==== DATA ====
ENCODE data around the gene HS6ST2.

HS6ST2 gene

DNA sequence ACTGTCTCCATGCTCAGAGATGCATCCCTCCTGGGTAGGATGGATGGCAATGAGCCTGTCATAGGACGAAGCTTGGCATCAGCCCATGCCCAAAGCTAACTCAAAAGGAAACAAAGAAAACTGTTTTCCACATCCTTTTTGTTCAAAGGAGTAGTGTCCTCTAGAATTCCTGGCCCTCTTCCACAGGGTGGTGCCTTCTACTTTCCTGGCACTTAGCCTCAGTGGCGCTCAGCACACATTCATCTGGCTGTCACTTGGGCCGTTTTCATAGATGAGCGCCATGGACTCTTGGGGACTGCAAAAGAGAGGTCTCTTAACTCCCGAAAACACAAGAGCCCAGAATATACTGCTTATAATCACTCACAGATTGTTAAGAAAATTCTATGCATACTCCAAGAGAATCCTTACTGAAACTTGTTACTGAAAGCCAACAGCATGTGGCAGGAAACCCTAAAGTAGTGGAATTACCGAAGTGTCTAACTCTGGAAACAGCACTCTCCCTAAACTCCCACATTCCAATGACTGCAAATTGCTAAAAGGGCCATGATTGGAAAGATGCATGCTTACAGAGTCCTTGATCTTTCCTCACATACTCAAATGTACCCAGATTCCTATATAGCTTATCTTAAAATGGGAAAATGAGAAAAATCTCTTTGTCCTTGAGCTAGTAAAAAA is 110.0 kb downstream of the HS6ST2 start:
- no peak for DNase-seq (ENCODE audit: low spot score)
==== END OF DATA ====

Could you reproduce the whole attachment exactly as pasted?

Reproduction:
ENCODE data around the gene HS6ST2.

HS6ST2 gene

DNA sequence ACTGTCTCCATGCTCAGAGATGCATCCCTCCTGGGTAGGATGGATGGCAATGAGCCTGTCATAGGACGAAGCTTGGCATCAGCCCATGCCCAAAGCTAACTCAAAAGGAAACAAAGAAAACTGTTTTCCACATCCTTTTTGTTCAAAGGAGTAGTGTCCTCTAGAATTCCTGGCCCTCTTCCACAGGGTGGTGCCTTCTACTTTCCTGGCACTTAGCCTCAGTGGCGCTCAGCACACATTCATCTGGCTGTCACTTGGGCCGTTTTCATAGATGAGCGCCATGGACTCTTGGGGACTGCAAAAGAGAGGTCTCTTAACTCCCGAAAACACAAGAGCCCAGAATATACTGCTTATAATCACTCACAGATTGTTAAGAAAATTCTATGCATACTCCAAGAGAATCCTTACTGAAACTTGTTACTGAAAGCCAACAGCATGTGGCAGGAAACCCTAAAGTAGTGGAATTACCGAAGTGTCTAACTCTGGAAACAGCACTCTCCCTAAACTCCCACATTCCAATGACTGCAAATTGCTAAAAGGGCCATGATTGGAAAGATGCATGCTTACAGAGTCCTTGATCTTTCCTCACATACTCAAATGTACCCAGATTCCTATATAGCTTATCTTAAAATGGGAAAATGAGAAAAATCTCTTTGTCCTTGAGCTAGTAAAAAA is 110.0 kb downstream of the HS6ST2 start:
- no peak for DNase-seq (ENCODE audit: low spot score)